‘Temple Bombing’ a powerful, not perfect, reminder of disturbing truths


On Oct. 12, 1958, Atlanta awoke to discover a rip in its soul.

As Melissa Fay Greene describes in the prologue of her brilliant, magisterial 1996 history, “The Temple Bombing,” “Fifty sticks of dynamite in the middle of the night blew apart the side wall of the Temple, Atlanta’s oldest and richest synagogue, which stood in pillared, domed majesty on a grassy hill above Peachtree Street.”

No lives were lost in this act of terrorism. But great damage was done, in the form of fear and horror.

Atlanta’s Jewry had not healed from the 1915 lynching of Leo Frank. Now, stoked by the 1954 Supreme Court decision declaring the segregation of public schools unconstitutional, a new kind of hate was raging: White supremacists were going after blacks by attacking their Jewish brethren. This made Jacob M. Rothschild, the Temple’s blunt, outspoken chief rabbi, a prime target.

Apparently, “the city too busy to hate” was slithering with serpents.

These events, and the courtroom shenanigans that occurred after five men were accused but never convicted of the crime, are the subject of “The Temple Bombing,” an Alliance Theatre world premiere written and directed by Jimmy Maize. A member of New York’s Tectonic Theater Project, which developed the play in association with The Temple, Maize was inspired by Greene’s book. But he also did a fair amount of his own research.

Given the mood of our own time, amid a wave of anti-Semitism, “The Temple Bombing” is not only a kaddish for Frank and a tribute to the moral courage of Rothschild and his flock: It is a call to action. It is required that we see it, and remember.

Which is not to say it is perfect.

In 1 hour, 40 minutes, 10 actors play more than 100 characters. Without regard to race or gender, they slip in and out of costumes, dialects, scenes, time periods. Tectonic’s ensemble-driven, documentary-style of storytelling, made famous by “The Laramie Project” (2000), is a theatrical device that now feels a bit labored. Here, the comedy of having, say, a black man play a Jewish matriarch often goes unexploited, while the zigzaggy re-ordering and repeating of chronological events can make the piece feel unnecessarily fragmented.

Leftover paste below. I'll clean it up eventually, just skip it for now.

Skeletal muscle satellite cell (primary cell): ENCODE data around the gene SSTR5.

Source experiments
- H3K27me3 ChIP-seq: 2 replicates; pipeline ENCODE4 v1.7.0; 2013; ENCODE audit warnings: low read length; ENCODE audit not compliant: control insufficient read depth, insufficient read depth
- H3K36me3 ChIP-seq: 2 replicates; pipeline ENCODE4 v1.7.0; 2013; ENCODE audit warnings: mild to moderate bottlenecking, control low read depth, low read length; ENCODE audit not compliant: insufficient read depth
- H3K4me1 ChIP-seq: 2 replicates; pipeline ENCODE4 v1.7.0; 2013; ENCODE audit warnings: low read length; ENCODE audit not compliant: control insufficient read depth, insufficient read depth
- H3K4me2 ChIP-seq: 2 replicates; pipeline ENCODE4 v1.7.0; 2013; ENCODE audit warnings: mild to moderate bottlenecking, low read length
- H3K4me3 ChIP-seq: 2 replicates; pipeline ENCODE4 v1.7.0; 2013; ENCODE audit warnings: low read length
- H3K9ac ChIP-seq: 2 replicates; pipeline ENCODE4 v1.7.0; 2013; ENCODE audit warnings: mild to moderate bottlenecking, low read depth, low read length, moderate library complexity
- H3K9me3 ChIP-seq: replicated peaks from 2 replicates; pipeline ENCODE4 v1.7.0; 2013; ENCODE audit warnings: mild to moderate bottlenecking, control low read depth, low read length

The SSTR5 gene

But even as Ralph McGill knocks out his Atlanta Constitution columns and Aline Uhry (mother of future playwright Alfred) expresses her indignation — actor Amari Cheatom plays both roles, among others — an essential crucible emerges from the rubble: Rothschild (Todd Weeks); his wife, Janice (Caitlin O’Connell); and George Bright (Eric Mendenhall), the man who was tried twice but never convicted. (Charges against four other suspects were eventually dropped, the crime never solved.)

Weeks, for me, doesn’t quite project the leonine charisma that was Rothschild. That leaves O’Connell to articulate the menacing nature of the threats on the her family, the withering cross-examinations in the courtroom by slick lawyer Reuben Garland (Ric Reitz), and so on.

Wonderfully portrayed by O’Connell, the elegant rabbi’s wife becomes the voice of the drama, narrating and setting up scenes. While she could have wilted in the spotlight and played the victim, she is a strong feminist role model and the play’s linchpin. (Rabbi Rothschild died in 1973, but his wife survives, and it was moving to see her in the audience Tuesday night, when Temple congregants arrived en masse to see the work they envisioned to mark their 150th anniversary.)

This universally strong cast also includes Minka Wiltz (an African-American woman who gets to play a white male judge); Lee Osorio (who evokes Frank delicately and poignantly); Danielle Deadwyler; Ann Marie Gideon; and Justin Walker.

As always, the Alliance assembles a top-notch design team. Meredith Ries’ sets, Sydney Roberts’ costumes, Jake DeGroot’s lighting, Kendall Simpson’s sound design and original music, and David Bengali’s projections evoke a time of segregated bathrooms, screaming headlines and epochal change. A visual knockout.

Still, “The Temple Bombing” isn’t likely to go down as a signal moment in Atlanta theater, nor to sit alongside the works of Uhry, Pearl Cleage and Janece Shaffer. But it is a story, by turns sad and uplifting, gritty and eloquent, that speaks to who we are as a city, and a nation, today.

The similarities between 1958 and 2017 are too obvious to be dismissed. The bombing of architect Philip Trammell Shutze’s beautiful 1931 temple was not fake news. But out of that darkness, a path of healing and forgiveness was illumined. That’s what makes this play so unsettling — and so significant.

Theater review

“The Temple Bombing”

Grade: B-

7:30 p.m. Tuesdays-Thursdays. 8 p.m. Fridays-Saturdays. 2:30 p.m. Saturdays-Sundays. 7:30 Sundays. Through March 12. $20-$65. Alliance Theatre, 1280 Peachtree St. N.E., Atlanta. 404-733-5000, alliancetheatre.org

Bottom line: Remembering a dark moment in Atlanta history



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